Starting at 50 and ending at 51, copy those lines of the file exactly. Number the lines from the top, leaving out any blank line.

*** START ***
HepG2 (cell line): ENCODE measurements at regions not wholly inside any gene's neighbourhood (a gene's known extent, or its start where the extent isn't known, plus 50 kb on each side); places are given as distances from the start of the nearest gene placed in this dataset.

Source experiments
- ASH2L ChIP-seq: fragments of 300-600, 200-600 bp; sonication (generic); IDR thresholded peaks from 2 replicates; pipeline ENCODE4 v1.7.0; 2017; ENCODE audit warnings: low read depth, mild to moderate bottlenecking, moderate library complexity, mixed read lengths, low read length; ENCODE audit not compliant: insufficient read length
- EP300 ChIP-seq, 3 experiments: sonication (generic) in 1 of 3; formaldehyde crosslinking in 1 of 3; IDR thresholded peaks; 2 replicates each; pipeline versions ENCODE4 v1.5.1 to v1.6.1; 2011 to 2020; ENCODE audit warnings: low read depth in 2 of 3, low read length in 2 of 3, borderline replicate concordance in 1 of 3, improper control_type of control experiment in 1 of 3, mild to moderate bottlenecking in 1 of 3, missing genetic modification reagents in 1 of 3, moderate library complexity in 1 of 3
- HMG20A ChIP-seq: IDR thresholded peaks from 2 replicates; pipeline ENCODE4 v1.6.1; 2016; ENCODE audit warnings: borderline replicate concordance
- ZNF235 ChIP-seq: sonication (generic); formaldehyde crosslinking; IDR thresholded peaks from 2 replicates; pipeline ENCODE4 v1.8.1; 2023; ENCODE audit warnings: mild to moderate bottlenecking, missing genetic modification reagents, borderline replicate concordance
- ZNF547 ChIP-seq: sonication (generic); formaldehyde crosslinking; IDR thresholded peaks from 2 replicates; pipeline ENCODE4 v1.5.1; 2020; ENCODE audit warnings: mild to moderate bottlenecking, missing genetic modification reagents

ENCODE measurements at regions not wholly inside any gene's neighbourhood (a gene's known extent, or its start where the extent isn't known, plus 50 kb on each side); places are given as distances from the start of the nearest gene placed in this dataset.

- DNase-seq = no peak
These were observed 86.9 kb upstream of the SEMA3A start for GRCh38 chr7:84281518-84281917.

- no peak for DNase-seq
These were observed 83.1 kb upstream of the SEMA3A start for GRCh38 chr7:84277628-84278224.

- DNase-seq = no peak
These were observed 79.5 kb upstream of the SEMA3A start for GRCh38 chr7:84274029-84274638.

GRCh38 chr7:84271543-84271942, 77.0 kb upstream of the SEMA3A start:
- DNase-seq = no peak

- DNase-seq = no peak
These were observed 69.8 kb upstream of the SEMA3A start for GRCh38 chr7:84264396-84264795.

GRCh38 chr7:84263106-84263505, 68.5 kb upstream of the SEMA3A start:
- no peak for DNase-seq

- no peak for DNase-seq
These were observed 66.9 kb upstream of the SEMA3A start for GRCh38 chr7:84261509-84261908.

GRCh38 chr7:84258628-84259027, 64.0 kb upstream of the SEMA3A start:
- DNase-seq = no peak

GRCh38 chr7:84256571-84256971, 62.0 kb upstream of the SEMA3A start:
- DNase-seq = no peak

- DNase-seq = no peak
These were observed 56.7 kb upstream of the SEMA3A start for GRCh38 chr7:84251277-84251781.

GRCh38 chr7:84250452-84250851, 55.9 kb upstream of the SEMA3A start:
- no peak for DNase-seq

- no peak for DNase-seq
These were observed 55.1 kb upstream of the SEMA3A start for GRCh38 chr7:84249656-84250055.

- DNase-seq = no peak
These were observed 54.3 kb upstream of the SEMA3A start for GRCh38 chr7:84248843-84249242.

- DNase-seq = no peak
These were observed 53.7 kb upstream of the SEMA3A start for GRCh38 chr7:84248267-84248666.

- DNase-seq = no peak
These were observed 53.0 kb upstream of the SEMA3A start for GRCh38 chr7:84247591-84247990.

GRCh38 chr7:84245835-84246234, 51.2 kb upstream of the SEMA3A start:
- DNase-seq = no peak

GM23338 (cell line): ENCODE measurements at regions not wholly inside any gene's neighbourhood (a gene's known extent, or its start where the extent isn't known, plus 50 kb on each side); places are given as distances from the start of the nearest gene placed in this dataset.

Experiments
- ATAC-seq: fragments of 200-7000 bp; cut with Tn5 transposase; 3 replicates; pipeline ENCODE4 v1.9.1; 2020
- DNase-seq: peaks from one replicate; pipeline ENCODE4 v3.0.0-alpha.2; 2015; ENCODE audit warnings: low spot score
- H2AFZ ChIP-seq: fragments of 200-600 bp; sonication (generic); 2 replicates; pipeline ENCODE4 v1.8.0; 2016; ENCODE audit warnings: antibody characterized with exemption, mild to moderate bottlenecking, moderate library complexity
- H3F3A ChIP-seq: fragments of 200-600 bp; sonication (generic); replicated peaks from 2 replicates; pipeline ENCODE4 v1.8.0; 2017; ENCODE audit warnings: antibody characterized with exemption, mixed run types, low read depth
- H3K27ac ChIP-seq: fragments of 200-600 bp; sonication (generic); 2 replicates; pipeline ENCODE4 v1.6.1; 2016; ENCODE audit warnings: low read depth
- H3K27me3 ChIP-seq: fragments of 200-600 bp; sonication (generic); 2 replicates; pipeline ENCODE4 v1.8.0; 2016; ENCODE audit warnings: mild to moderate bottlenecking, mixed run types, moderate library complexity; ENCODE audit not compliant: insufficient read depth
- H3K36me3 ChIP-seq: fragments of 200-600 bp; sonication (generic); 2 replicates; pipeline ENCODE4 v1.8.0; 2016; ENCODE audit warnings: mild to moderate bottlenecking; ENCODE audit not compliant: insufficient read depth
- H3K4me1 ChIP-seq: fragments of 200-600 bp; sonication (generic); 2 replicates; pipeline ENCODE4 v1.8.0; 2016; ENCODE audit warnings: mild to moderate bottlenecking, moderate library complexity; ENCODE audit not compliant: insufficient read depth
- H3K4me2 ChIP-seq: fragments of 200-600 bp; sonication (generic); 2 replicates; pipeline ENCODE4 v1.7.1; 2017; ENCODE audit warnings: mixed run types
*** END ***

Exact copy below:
- H3K4me1 ChIP-seq: fragments of 200-600 bp; sonication (generic); 2 replicates; pipeline ENCODE4 v1.8.0; 2016; ENCODE audit warnings: mild to moderate bottlenecking, moderate library complexity; ENCODE audit not compliant: insufficient read depth
- H3K4me2 ChIP-seq: fragments of 200-600 bp; sonication (generic); 2 replicates; pipeline ENCODE4 v1.7.1; 2017; ENCODE audit warnings: mixed run types